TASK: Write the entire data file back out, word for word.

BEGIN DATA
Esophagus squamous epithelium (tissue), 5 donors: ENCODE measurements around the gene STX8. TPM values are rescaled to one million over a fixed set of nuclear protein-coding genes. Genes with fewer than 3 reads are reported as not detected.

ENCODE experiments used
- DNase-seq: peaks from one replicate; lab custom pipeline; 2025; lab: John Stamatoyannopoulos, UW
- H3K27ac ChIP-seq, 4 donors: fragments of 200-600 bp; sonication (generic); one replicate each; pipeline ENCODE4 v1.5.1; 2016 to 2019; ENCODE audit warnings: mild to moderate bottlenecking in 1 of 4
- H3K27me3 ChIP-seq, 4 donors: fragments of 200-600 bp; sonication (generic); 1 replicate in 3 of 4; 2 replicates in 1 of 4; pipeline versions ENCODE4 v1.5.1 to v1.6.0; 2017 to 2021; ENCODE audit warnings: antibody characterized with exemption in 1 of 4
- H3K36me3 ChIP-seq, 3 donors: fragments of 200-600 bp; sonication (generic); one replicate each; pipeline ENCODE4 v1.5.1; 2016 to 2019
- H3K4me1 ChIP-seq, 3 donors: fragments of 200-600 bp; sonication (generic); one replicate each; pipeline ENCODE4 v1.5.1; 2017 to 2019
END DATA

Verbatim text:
Esophagus squamous epithelium (tissue), 5 donors: ENCODE measurements around the gene STX8. TPM values are rescaled to one million over a fixed set of nuclear protein-coding genes. Genes with fewer than 3 reads are reported as not detected.

ENCODE experiments used
- DNase-seq: peaks from one replicate; lab custom pipeline; 2025; lab: John Stamatoyannopoulos, UW
- H3K27ac ChIP-seq, 4 donors: fragments of 200-600 bp; sonication (generic); one replicate each; pipeline ENCODE4 v1.5.1; 2016 to 2019; ENCODE audit warnings: mild to moderate bottlenecking in 1 of 4
- H3K27me3 ChIP-seq, 4 donors: fragments of 200-600 bp; sonication (generic); 1 replicate in 3 of 4; 2 replicates in 1 of 4; pipeline versions ENCODE4 v1.5.1 to v1.6.0; 2017 to 2021; ENCODE audit warnings: antibody characterized with exemption in 1 of 4
- H3K36me3 ChIP-seq, 3 donors: fragments of 200-600 bp; sonication (generic); one replicate each; pipeline ENCODE4 v1.5.1; 2016 to 2019
- H3K4me1 ChIP-seq, 3 donors: fragments of 200-600 bp; sonication (generic); one replicate each; pipeline ENCODE4 v1.5.1; 2017 to 2019